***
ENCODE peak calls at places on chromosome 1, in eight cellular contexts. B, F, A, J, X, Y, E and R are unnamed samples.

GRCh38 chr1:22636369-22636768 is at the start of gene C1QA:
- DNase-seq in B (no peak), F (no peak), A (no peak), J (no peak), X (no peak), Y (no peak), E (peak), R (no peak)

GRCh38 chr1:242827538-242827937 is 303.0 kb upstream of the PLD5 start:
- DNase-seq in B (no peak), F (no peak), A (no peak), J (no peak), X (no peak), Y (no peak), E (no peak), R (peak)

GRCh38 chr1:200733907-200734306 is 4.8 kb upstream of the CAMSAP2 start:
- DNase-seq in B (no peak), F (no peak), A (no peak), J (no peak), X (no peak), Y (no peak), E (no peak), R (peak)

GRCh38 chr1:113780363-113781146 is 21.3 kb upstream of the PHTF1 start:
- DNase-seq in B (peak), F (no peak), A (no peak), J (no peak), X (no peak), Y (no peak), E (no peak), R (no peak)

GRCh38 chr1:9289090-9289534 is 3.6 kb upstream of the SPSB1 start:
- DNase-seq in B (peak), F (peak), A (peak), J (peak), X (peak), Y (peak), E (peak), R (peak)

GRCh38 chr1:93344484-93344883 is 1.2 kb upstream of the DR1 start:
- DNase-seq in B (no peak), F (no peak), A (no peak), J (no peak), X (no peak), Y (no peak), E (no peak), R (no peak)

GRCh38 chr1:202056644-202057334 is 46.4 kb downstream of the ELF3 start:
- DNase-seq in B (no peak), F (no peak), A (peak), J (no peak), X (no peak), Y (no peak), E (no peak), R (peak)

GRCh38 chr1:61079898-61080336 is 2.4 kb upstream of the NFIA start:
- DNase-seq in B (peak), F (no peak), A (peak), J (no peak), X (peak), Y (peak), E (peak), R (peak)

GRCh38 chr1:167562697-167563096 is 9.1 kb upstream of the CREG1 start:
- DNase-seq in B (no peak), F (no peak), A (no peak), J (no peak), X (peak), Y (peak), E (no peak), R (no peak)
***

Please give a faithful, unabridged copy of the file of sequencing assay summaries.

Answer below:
ENCODE peak calls at places on chromosome 1, in eight cellular contexts. B, F, A, J, X, Y, E and R are unnamed samples.

GRCh38 chr1:22636369-22636768 is at the start of gene C1QA:
- DNase-seq in B (no peak), F (no peak), A (no peak), J (no peak), X (no peak), Y (no peak), E (peak), R (no peak)

GRCh38 chr1:242827538-242827937 is 303.0 kb upstream of the PLD5 start:
- DNase-seq in B (no peak), F (no peak), A (no peak), J (no peak), X (no peak), Y (no peak), E (no peak), R (peak)

GRCh38 chr1:200733907-200734306 is 4.8 kb upstream of the CAMSAP2 start:
- DNase-seq in B (no peak), F (no peak), A (no peak), J (no peak), X (no peak), Y (no peak), E (no peak), R (peak)

GRCh38 chr1:113780363-113781146 is 21.3 kb upstream of the PHTF1 start:
- DNase-seq in B (peak), F (no peak), A (no peak), J (no peak), X (no peak), Y (no peak), E (no peak), R (no peak)

GRCh38 chr1:9289090-9289534 is 3.6 kb upstream of the SPSB1 start:
- DNase-seq in B (peak), F (peak), A (peak), J (peak), X (peak), Y (peak), E (peak), R (peak)

GRCh38 chr1:93344484-93344883 is 1.2 kb upstream of the DR1 start:
- DNase-seq in B (no peak), F (no peak), A (no peak), J (no peak), X (no peak), Y (no peak), E (no peak), R (no peak)

GRCh38 chr1:202056644-202057334 is 46.4 kb downstream of the ELF3 start:
- DNase-seq in B (no peak), F (no peak), A (peak), J (no peak), X (no peak), Y (no peak), E (no peak), R (peak)

GRCh38 chr1:61079898-61080336 is 2.4 kb upstream of the NFIA start:
- DNase-seq in B (peak), F (no peak), A (peak), J (no peak), X (peak), Y (peak), E (peak), R (peak)

GRCh38 chr1:167562697-167563096 is 9.1 kb upstream of the CREG1 start:
- DNase-seq in B (no peak), F (no peak), A (no peak), J (no peak), X (peak), Y (peak), E (no peak), R (no peak)